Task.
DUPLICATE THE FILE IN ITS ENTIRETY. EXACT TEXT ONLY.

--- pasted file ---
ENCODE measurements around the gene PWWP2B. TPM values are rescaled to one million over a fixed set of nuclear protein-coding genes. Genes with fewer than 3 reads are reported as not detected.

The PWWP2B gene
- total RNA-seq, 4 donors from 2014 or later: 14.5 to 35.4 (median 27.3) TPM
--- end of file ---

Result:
ENCODE measurements around the gene PWWP2B. TPM values are rescaled to one million over a fixed set of nuclear protein-coding genes. Genes with fewer than 3 reads are reported as not detected.

The PWWP2B gene
- total RNA-seq, 4 donors from 2014 or later: 14.5 to 35.4 (median 27.3) TPM